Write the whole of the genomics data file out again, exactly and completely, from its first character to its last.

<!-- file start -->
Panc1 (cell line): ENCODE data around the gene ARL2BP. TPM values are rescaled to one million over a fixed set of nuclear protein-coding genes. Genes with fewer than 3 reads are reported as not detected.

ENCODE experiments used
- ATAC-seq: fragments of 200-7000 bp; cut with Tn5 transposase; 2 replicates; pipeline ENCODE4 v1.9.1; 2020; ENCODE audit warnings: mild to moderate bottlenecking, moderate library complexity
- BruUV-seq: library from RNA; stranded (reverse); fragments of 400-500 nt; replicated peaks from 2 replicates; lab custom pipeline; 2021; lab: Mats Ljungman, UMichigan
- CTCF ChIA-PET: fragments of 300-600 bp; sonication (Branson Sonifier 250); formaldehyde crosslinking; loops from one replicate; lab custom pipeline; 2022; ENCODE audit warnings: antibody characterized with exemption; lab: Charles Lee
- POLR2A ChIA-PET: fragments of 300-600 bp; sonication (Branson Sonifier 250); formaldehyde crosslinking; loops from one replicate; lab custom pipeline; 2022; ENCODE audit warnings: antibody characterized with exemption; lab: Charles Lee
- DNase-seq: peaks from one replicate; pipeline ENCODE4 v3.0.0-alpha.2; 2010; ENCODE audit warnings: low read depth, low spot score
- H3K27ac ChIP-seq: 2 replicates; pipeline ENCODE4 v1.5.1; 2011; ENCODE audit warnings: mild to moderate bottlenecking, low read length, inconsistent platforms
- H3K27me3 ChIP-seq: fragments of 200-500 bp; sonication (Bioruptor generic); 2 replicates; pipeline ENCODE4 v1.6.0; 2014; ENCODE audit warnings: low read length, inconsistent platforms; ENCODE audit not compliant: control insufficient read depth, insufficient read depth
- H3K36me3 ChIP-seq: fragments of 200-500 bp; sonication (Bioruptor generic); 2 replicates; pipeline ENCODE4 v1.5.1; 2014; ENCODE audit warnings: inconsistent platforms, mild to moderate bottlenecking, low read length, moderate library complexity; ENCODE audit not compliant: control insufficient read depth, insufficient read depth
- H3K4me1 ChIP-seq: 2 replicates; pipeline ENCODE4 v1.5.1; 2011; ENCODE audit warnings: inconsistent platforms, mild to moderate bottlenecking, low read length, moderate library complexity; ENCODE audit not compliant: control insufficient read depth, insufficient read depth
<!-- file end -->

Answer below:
Panc1 (cell line): ENCODE data around the gene ARL2BP. TPM values are rescaled to one million over a fixed set of nuclear protein-coding genes. Genes with fewer than 3 reads are reported as not detected.

ENCODE experiments used
- ATAC-seq: fragments of 200-7000 bp; cut with Tn5 transposase; 2 replicates; pipeline ENCODE4 v1.9.1; 2020; ENCODE audit warnings: mild to moderate bottlenecking, moderate library complexity
- BruUV-seq: library from RNA; stranded (reverse); fragments of 400-500 nt; replicated peaks from 2 replicates; lab custom pipeline; 2021; lab: Mats Ljungman, UMichigan
- CTCF ChIA-PET: fragments of 300-600 bp; sonication (Branson Sonifier 250); formaldehyde crosslinking; loops from one replicate; lab custom pipeline; 2022; ENCODE audit warnings: antibody characterized with exemption; lab: Charles Lee
- POLR2A ChIA-PET: fragments of 300-600 bp; sonication (Branson Sonifier 250); formaldehyde crosslinking; loops from one replicate; lab custom pipeline; 2022; ENCODE audit warnings: antibody characterized with exemption; lab: Charles Lee
- DNase-seq: peaks from one replicate; pipeline ENCODE4 v3.0.0-alpha.2; 2010; ENCODE audit warnings: low read depth, low spot score
- H3K27ac ChIP-seq: 2 replicates; pipeline ENCODE4 v1.5.1; 2011; ENCODE audit warnings: mild to moderate bottlenecking, low read length, inconsistent platforms
- H3K27me3 ChIP-seq: fragments of 200-500 bp; sonication (Bioruptor generic); 2 replicates; pipeline ENCODE4 v1.6.0; 2014; ENCODE audit warnings: low read length, inconsistent platforms; ENCODE audit not compliant: control insufficient read depth, insufficient read depth
- H3K36me3 ChIP-seq: fragments of 200-500 bp; sonication (Bioruptor generic); 2 replicates; pipeline ENCODE4 v1.5.1; 2014; ENCODE audit warnings: inconsistent platforms, mild to moderate bottlenecking, low read length, moderate library complexity; ENCODE audit not compliant: control insufficient read depth, insufficient read depth
- H3K4me1 ChIP-seq: 2 replicates; pipeline ENCODE4 v1.5.1; 2011; ENCODE audit warnings: inconsistent platforms, mild to moderate bottlenecking, low read length, moderate library complexity; ENCODE audit not compliant: control insufficient read depth, insufficient read depth